Reviewed by GREG KING
Director: Nadi Sha
Stars: Jordan Dulieu, Freyja Benjamin, Martin Crewes, Gigi Edgely.
A bittersweet coming-of-age drama about love and loss set against a doomed romance, Everything In Between is the debut feature for local filmmaker Nadi Sha and was shot on location around Sydney. Its universal themes and positive messages should resonate strongly with its target audience.
The film centres on Jason Knight (Jordan Dulieu, from My Pet Dinosaur, etc), an introverted and troubled teenager who feels alienated and alone, and he feels as though his life lacks direction. The film opens with him contemplating suicide while standing on a clifftop that has become notorious for suicides. But at the last minute he is rescued by an Uber driver. While he is waiting in the hospital to be assessed by a psychiatrist, he meets Elizabeth (Freyja Benjamin), a tattooed, free spirited dope smoking American backpacker who has her own health concerns. Jason and Elizabeth manage to form a strong bond and she teaches him that there is plenty to get out of life, and he comes to experience love and the pain of first romance.
Elizabeth is diagnosed with coccidiodomycosis, a rare and sometimes fatal fungal condition that she contracted while on a commune in the California desert. Jason struggles to understand his own feelings about Elizabeth and come to terms with the diagnosis. Jason’s superficial self-absorbed parents – his womanising father Dave (Martin Crewes, from Resident Evil, etc) and his image conscious mother Dee (Gigi Edgley, from Farscape, etc) – are somewhat distant and dealing with their own issues and they struggle to understand what their son is experiencing.
Written by Sha and his cowriter co-writer Grant Osborn (a veteran of television series), Everything In Between works in themes about mental illness, depression, mortality, dysfunctional family relationships, acceptance, teenage angst, and the healing power of love and faith, although a couple of the ideas remain underdeveloped. The story arc of the doomed romance between a young man and a woman with a life-threatening illness is not new – in fact the 1970’s classic weepie Love Story is, arguably, the archetype for this genre. However, first time feature filmmaker Sha and Osborn were determined to avoid the script becoming too much of a cliché, and they suffuse the material with a dark sense of humour. Sha was also influenced by dramas such as the Robert Redford directed Oscar winning drama Ordinary People. He handles the material with compassion and sensitivity, and the film delivers some positive messages about resilience and hope which will resonate strongly with its target audience.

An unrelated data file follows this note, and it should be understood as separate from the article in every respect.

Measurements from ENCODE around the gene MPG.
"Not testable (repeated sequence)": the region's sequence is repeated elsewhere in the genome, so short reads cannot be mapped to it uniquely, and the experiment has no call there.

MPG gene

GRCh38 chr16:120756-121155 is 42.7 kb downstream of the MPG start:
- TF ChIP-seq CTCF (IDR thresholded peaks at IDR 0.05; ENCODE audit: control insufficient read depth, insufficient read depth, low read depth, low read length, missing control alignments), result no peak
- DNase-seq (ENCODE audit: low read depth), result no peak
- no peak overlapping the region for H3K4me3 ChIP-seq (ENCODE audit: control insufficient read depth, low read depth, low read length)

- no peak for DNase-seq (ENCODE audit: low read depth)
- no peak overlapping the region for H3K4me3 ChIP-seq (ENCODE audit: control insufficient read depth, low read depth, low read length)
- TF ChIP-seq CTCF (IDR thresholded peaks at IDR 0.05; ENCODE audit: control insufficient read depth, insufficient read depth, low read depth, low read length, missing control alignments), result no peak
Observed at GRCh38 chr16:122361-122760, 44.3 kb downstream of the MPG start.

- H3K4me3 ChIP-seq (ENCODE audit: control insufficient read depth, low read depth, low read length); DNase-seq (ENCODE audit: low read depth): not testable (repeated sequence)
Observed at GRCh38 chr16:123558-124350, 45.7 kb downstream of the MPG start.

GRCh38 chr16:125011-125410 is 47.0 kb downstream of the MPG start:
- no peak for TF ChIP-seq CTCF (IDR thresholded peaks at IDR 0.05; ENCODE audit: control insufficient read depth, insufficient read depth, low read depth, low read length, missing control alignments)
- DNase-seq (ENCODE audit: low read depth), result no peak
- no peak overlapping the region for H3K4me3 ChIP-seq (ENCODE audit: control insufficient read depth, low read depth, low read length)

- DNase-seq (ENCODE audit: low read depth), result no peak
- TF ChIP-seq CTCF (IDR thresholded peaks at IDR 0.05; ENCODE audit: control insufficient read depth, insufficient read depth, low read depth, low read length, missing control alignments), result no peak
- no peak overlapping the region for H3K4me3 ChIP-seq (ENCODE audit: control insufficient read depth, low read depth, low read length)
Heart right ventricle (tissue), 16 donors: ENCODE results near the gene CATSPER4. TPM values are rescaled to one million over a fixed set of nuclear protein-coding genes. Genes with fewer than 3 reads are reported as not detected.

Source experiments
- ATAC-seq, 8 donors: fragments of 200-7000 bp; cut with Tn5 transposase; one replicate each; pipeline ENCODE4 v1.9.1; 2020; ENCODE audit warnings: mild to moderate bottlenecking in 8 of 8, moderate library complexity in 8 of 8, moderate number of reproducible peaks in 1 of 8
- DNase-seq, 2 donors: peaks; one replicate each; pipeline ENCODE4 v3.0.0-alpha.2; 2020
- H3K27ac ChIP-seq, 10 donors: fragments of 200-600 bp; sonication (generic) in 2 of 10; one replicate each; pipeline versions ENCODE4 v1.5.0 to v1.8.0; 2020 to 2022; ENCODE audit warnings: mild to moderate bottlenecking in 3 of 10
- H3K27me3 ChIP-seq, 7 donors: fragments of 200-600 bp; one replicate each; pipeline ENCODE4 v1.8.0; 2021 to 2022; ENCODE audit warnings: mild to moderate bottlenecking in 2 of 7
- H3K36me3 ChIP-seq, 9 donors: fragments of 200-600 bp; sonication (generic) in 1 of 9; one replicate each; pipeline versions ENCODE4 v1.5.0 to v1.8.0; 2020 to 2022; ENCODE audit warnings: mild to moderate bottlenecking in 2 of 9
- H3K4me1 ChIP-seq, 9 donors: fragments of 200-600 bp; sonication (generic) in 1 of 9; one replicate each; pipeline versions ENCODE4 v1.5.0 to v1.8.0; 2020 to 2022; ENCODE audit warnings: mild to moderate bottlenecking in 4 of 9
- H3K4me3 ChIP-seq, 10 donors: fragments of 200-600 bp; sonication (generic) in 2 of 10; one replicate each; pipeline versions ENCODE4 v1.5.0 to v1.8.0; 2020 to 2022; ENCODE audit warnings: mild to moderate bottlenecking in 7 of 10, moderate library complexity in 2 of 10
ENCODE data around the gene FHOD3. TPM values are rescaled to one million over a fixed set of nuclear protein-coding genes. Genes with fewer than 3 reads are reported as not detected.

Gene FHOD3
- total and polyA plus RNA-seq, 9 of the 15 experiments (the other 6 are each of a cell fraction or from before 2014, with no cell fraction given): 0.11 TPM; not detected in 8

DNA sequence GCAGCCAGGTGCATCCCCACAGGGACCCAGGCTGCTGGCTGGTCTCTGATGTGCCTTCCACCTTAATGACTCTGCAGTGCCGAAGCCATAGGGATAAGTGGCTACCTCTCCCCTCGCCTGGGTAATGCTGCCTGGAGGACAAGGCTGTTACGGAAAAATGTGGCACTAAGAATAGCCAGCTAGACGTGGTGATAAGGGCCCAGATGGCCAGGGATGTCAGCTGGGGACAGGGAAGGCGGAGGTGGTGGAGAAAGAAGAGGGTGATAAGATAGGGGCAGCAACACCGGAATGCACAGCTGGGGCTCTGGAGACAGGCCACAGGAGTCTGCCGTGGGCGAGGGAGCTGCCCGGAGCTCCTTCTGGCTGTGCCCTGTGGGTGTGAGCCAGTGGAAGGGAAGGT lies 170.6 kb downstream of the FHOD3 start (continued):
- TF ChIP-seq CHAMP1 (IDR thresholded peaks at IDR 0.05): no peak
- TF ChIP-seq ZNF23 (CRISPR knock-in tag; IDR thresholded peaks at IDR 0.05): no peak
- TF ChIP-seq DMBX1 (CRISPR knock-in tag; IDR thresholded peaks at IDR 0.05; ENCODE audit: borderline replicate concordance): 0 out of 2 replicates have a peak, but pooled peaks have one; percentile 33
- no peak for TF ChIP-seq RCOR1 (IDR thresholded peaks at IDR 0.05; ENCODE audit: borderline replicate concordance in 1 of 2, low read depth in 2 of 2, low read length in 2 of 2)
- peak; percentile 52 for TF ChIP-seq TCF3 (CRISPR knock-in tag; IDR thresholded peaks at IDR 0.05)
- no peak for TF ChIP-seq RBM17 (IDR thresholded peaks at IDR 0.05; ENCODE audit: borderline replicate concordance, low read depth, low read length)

Sha draws strong performances from his small but effective cast. Dulieu is particularly good as the quiet, troubled Jason and although his sullen and taciturn character is initially hard to warm to, his natural and unforced performance seems authentic, and he gradually wins us over as we grow more sympathetic towards his plight. Dulieu has a maturity that belies his age, and he fully embraces the complexities of his moody, brooding character. In her first feature film role Benjamin gives the film its emotional heart. The pair share a palpable chemistry that enriches the material. Both Crewes and Edgley are also great as Jason’s socialite parents who eventually come together as they try to help Jay cope with his grief and confused emotional state.
This low budget blend of coming-of-age drama and tragic love story was shot on the streets of Sydney, and the cinematography gives us some great vistas of the city. The production design from Angela Cheung (Mr Inbetween, etc) is good, and the Knight’s house almost becomes another character in the drama.